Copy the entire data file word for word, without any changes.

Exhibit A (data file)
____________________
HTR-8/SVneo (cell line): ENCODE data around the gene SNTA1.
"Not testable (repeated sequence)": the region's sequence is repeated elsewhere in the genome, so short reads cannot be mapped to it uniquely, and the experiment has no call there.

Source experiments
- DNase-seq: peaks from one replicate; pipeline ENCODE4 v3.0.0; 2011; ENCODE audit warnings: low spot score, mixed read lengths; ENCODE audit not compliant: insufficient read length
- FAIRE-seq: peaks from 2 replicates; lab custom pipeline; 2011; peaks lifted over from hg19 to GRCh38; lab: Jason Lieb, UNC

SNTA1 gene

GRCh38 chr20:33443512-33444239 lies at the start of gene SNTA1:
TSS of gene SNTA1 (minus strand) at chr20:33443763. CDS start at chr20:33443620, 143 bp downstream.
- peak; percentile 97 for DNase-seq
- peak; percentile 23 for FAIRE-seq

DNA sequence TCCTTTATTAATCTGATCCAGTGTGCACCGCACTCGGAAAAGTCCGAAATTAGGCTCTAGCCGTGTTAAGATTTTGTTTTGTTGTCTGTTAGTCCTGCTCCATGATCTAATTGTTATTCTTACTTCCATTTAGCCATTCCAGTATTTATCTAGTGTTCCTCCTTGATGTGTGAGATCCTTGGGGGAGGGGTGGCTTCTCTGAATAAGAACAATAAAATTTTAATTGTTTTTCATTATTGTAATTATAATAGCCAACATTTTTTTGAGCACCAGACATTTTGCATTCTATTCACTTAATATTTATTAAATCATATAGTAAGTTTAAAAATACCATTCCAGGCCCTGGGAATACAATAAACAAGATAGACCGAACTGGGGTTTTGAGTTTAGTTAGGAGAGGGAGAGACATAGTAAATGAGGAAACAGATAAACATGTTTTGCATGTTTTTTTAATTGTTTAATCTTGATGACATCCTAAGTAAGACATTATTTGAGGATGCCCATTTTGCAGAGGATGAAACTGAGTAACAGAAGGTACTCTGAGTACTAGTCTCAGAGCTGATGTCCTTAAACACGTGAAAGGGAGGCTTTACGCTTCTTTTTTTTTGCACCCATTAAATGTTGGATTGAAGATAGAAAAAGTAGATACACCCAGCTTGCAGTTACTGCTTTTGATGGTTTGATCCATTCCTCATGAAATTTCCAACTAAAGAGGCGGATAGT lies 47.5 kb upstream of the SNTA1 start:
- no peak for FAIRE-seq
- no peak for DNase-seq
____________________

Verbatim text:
HTR-8/SVneo (cell line): ENCODE data around the gene SNTA1.
"Not testable (repeated sequence)": the region's sequence is repeated elsewhere in the genome, so short reads cannot be mapped to it uniquely, and the experiment has no call there.

Source experiments
- DNase-seq: peaks from one replicate; pipeline ENCODE4 v3.0.0; 2011; ENCODE audit warnings: low spot score, mixed read lengths; ENCODE audit not compliant: insufficient read length
- FAIRE-seq: peaks from 2 replicates; lab custom pipeline; 2011; peaks lifted over from hg19 to GRCh38; lab: Jason Lieb, UNC

SNTA1 gene

GRCh38 chr20:33443512-33444239 lies at the start of gene SNTA1:
TSS of gene SNTA1 (minus strand) at chr20:33443763. CDS start at chr20:33443620, 143 bp downstream.
- peak; percentile 97 for DNase-seq
- peak; percentile 23 for FAIRE-seq

DNA sequence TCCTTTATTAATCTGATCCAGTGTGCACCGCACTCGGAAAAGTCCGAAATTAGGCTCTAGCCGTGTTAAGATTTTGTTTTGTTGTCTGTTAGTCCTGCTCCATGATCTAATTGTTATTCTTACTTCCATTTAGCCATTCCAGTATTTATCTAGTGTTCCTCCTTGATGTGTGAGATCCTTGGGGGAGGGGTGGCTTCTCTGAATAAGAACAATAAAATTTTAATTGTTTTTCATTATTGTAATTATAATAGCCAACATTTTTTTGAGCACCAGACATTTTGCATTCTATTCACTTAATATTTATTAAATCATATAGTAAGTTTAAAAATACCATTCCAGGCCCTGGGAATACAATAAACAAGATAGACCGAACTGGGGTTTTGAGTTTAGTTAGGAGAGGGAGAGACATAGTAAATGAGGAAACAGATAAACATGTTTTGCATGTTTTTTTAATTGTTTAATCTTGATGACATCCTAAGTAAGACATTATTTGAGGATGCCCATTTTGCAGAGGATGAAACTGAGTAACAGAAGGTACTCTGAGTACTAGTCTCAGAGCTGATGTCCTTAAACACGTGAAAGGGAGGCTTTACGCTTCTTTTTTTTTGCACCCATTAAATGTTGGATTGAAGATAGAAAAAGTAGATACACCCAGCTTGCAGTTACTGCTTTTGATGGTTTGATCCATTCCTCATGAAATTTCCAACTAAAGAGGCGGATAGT lies 47.5 kb upstream of the SNTA1 start:
- no peak for FAIRE-seq
- no peak for DNase-seq